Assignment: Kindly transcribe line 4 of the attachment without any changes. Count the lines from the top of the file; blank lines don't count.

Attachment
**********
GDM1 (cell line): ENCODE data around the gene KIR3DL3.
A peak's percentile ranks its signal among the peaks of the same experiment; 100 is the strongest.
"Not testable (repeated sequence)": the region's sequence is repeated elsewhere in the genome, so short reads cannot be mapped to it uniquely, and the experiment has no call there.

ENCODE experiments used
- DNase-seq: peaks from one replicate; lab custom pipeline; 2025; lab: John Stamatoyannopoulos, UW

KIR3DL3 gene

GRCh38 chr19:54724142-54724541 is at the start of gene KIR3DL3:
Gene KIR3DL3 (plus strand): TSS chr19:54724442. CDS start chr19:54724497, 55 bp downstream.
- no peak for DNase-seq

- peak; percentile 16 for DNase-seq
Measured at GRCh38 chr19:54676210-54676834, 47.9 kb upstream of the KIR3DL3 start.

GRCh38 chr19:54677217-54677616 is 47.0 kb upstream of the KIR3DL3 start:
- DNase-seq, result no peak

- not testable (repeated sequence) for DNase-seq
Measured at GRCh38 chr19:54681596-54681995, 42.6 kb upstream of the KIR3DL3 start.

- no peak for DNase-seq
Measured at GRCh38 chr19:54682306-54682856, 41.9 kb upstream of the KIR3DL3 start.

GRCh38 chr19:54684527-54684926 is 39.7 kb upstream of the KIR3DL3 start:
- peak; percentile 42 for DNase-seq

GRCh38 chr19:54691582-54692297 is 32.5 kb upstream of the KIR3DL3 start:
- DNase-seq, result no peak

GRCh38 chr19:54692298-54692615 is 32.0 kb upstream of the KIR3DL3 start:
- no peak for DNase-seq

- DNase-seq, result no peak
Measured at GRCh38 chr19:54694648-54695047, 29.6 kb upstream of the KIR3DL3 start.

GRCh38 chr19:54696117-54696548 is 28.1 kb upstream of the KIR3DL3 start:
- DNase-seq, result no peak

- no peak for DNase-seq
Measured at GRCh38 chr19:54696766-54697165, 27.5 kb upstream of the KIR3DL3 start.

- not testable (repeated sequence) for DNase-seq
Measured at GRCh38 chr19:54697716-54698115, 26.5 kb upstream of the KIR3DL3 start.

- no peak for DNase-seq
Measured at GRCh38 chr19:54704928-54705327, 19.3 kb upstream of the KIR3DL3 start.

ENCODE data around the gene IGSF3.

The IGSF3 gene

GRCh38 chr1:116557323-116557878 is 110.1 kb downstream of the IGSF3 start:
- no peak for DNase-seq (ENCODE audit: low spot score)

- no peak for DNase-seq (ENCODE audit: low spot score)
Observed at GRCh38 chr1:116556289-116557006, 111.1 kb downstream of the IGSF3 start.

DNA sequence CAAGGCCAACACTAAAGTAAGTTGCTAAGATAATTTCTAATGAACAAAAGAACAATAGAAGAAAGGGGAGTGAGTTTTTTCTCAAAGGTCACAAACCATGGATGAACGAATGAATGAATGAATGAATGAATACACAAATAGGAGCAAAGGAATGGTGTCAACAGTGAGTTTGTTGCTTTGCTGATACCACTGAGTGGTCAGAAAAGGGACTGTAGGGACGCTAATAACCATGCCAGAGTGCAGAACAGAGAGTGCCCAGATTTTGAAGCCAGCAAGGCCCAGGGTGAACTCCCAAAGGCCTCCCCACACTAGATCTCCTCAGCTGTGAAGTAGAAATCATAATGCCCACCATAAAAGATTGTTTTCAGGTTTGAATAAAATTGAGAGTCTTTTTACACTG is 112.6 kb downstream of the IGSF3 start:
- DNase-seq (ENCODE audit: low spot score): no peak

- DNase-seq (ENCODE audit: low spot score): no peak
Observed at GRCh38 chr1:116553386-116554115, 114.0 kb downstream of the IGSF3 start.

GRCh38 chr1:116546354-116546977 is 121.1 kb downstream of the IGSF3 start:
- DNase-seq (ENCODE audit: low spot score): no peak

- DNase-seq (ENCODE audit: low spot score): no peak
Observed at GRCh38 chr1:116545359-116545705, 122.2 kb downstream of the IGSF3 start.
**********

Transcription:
ENCODE experiments used